Some federal cases have rejected employer course and scope liability absent evidence that the employer also knew or should have known of the hostile work environment created by the supervisor.   See, e.g., Nichols, 42 F.3d at 508;  Henson v. City of Dundee, 682 F.2d 897, 905 (11th Cir.1982).   These cases have also been cogently criticized as confusing elements necessary for a finding of direct liability with those required for vicarious, course and scope responsibility.   See Phillipakis, supra, 28 Ariz. State L.J. at 1285;  Oppenheimer, supra, 81 Cornell L.Rev. at 133-35 (citing cases).   Again, though the criticism seems logical, we need not solve this problem because the partial record of the tort case indicates quite clearly that APAAC had either actual knowledge of the hostile work environment or at worst constructive knowledge because the conditions were so widespread and prevalent.   See Faragher, 111 F.3d at 1538;  E.E.O.C. v. Mitsubishi Motor Mfg. of Am. Inc., 102 F.3d 869, 870 (7th Cir.1996) (where hostile work environment is pervasive, employer's knowledge may be imputed or inferred).

Notwithstanding the confusion and debate among the federal circuits, we conclude APAAC is not entitled to summary judgment on the course and scope issue in Schallock's and Saunders' hostile environment claims.   The court of appeals thus erred in instructing the trial court to enter judgment for the state.

C. Authorization

We believe the court of appeals also erred in overlooking the word “authorization” as used in A.R.S. § 41-621(A)(3), which provides coverage for officers acting in “course and scope of employment or authorization.”  (Emphasis added.)

 We note first that authorization must mean something other than the idea that the tortious act was authorized.   If the act itself was authorized, then the conduct would have been in the course and scope.   We believe, therefore, that authorization as used in the statute applies to vicarious liability found outside course and scope of employment.

 That liability is described in Restatement § 219(2) and may be imposed because of the authority or power the master has given a servant, especially one in a supervisorial position.   Under common-law principles of agency a master is vicariously liable outside of course and scope of employment for torts committed by a servant when the servant purports to “act or speak on behalf of” the master and “was aided in accomplishing the tort by the existence of the agency relationship.”   Restatement § 219(2)(d).

 Heinze spoke and acted for APAAC.   It put him in a position to control and run its business, evidently investing him with power to run its office and control its employees.   It did this arguably knowing or having reason to know of his aberrant propensities.   It kept him in that position for nearly a decade, again arguably knowing the manner in which he conducted himself.   From this record, it appears APAAC did not adopt either a formal policy against sexual harassment or a grievance procedure for employees.   As a result, complaints about sexually harassing incidents presumably were to be resolved by Heinze, the perpetrator.   Given these factors, we cannot say as a matter of law that the master has no vicarious liability for acts outside the scope of employment.   The comment to Restatement § 219 puts it in the following words:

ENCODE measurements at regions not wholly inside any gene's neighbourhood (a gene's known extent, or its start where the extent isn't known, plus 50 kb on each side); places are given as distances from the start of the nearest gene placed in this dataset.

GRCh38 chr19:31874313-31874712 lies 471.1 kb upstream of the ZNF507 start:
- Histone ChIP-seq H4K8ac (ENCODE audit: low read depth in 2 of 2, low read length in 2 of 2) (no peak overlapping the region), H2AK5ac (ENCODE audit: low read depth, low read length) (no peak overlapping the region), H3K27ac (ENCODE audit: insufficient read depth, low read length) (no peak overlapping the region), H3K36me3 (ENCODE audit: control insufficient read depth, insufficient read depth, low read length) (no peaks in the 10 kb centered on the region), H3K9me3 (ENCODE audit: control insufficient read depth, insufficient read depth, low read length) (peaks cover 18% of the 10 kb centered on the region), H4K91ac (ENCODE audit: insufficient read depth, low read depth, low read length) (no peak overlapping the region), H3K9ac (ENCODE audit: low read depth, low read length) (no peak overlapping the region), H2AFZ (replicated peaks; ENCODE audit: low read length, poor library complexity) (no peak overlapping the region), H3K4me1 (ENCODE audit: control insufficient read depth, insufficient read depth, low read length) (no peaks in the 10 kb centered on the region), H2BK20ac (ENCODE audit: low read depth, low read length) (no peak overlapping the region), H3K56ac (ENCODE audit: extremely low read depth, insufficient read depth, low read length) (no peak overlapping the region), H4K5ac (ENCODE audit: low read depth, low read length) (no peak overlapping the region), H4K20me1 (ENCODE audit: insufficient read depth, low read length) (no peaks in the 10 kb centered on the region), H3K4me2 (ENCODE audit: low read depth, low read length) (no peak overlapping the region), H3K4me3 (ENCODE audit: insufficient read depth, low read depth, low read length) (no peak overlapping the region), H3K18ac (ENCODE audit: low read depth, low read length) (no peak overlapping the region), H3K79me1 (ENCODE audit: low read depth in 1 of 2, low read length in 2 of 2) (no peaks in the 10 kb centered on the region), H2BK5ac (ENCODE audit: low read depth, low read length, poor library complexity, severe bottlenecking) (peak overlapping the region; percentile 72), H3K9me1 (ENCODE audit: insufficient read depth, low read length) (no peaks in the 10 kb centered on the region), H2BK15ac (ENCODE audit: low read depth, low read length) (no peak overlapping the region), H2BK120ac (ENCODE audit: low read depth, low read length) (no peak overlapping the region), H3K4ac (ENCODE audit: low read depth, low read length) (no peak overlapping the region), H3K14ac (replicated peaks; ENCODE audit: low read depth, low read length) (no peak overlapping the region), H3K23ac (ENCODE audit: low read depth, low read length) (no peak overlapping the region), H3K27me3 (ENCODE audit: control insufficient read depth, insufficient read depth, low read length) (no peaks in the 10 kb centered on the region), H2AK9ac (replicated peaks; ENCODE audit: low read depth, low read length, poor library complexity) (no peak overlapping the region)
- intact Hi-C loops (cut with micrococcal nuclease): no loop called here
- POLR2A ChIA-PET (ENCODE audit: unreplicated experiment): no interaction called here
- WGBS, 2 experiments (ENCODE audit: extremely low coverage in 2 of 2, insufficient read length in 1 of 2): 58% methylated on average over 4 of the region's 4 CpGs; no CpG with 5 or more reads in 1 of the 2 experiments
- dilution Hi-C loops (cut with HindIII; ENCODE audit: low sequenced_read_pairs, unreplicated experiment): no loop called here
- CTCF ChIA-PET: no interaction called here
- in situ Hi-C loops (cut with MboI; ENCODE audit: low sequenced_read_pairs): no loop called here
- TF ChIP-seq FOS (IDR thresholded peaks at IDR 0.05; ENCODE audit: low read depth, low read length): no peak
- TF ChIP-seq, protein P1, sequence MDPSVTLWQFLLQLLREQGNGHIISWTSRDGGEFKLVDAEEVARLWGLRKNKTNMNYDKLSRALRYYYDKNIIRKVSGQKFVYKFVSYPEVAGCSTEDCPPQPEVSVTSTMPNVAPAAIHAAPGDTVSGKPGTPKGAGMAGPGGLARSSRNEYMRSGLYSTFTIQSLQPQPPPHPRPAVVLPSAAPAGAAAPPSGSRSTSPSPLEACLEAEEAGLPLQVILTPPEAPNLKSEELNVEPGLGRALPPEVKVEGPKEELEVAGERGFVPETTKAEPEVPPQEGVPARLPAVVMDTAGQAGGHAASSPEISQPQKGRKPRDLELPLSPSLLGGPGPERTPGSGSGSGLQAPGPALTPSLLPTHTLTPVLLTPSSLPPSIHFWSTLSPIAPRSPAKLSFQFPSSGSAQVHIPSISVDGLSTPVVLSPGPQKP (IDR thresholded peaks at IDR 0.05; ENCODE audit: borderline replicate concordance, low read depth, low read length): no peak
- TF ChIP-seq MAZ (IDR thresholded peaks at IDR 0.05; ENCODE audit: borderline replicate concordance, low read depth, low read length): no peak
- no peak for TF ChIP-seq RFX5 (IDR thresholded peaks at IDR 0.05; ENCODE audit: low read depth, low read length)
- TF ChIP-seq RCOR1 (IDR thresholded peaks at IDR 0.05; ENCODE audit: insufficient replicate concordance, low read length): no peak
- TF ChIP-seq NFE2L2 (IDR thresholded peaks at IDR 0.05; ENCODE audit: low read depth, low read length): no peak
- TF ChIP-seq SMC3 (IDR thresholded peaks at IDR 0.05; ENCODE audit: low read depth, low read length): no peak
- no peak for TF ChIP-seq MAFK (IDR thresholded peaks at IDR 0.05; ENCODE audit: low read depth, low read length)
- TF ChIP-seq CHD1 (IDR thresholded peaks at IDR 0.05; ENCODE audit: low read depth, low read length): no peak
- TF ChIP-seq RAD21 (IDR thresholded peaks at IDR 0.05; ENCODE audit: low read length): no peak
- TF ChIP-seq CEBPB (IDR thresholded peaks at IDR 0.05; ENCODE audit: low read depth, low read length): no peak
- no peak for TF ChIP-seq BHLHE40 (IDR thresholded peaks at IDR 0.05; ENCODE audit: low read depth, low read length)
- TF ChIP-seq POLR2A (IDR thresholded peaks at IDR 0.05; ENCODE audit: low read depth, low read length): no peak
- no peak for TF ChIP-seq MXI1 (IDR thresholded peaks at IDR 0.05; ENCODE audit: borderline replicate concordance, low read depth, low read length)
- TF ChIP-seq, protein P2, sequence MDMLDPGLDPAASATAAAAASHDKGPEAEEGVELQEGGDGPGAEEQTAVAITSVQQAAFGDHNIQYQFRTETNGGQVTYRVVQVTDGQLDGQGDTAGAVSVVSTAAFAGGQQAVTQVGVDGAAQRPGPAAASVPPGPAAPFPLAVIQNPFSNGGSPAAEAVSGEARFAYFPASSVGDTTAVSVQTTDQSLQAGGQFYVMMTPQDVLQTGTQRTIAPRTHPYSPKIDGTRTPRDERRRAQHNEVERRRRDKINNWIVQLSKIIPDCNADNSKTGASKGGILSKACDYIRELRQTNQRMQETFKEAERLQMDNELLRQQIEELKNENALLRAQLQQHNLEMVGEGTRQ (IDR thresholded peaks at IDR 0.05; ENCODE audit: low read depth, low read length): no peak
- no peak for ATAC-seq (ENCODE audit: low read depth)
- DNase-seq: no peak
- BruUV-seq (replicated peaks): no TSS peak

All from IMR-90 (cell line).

This Subsection enumerates the situations in which a master may be liable for torts of servants acting solely for their own purposes and hence not in the scope of employment․   Clause (d) includes primarily situations in which the principal's liability is based upon conduct which is within the apparent authority of a servant, as where one purports to speak for his employer in defaming another or interfering with another's business.   Apparent authority may also be the basis of an action of deceit, and even physical harm.   In other situations, the servant may be able to cause harm because of his position as agent, as where a telegraph operator sends false messages purporting to come from third persons.   Again the manager of a store operated by him for an undisclosed principal is enabled to cheat the customers because of his position.   The enumeration of such situations is not exhaustive, and is intended only to indicate the area within which a master may be subjected to liability for acts of his servants not in scope of employment.